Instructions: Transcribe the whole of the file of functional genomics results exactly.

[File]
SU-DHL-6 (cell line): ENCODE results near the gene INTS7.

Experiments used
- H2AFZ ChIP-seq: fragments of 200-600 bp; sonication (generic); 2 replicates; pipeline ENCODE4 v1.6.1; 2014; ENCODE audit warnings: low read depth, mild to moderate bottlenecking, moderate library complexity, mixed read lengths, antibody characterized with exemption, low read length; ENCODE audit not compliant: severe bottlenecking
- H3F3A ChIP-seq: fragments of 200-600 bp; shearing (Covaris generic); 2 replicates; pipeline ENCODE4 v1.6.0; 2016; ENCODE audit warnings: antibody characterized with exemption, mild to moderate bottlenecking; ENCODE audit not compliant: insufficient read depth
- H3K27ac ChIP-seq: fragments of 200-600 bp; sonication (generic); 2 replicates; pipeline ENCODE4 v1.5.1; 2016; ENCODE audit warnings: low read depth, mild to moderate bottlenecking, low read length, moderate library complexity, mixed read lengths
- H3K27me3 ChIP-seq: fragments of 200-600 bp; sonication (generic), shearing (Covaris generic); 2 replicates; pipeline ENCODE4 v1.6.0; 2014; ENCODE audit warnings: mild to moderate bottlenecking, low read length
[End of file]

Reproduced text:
SU-DHL-6 (cell line): ENCODE results near the gene INTS7.

Experiments used
- H2AFZ ChIP-seq: fragments of 200-600 bp; sonication (generic); 2 replicates; pipeline ENCODE4 v1.6.1; 2014; ENCODE audit warnings: low read depth, mild to moderate bottlenecking, moderate library complexity, mixed read lengths, antibody characterized with exemption, low read length; ENCODE audit not compliant: severe bottlenecking
- H3F3A ChIP-seq: fragments of 200-600 bp; shearing (Covaris generic); 2 replicates; pipeline ENCODE4 v1.6.0; 2016; ENCODE audit warnings: antibody characterized with exemption, mild to moderate bottlenecking; ENCODE audit not compliant: insufficient read depth
- H3K27ac ChIP-seq: fragments of 200-600 bp; sonication (generic); 2 replicates; pipeline ENCODE4 v1.5.1; 2016; ENCODE audit warnings: low read depth, mild to moderate bottlenecking, low read length, moderate library complexity, mixed read lengths
- H3K27me3 ChIP-seq: fragments of 200-600 bp; sonication (generic), shearing (Covaris generic); 2 replicates; pipeline ENCODE4 v1.6.0; 2014; ENCODE audit warnings: mild to moderate bottlenecking, low read length